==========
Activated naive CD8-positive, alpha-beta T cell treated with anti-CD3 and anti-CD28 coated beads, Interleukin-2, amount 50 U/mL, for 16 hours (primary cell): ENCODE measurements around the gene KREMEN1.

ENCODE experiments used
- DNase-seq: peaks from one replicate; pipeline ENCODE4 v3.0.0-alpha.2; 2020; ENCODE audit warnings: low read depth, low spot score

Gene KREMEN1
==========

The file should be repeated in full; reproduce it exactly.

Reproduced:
Activated naive CD8-positive, alpha-beta T cell treated with anti-CD3 and anti-CD28 coated beads, Interleukin-2, amount 50 U/mL, for 16 hours (primary cell): ENCODE measurements around the gene KREMEN1.

ENCODE experiments used
- DNase-seq: peaks from one replicate; pipeline ENCODE4 v3.0.0-alpha.2; 2020; ENCODE audit warnings: low read depth, low spot score

Gene KREMEN1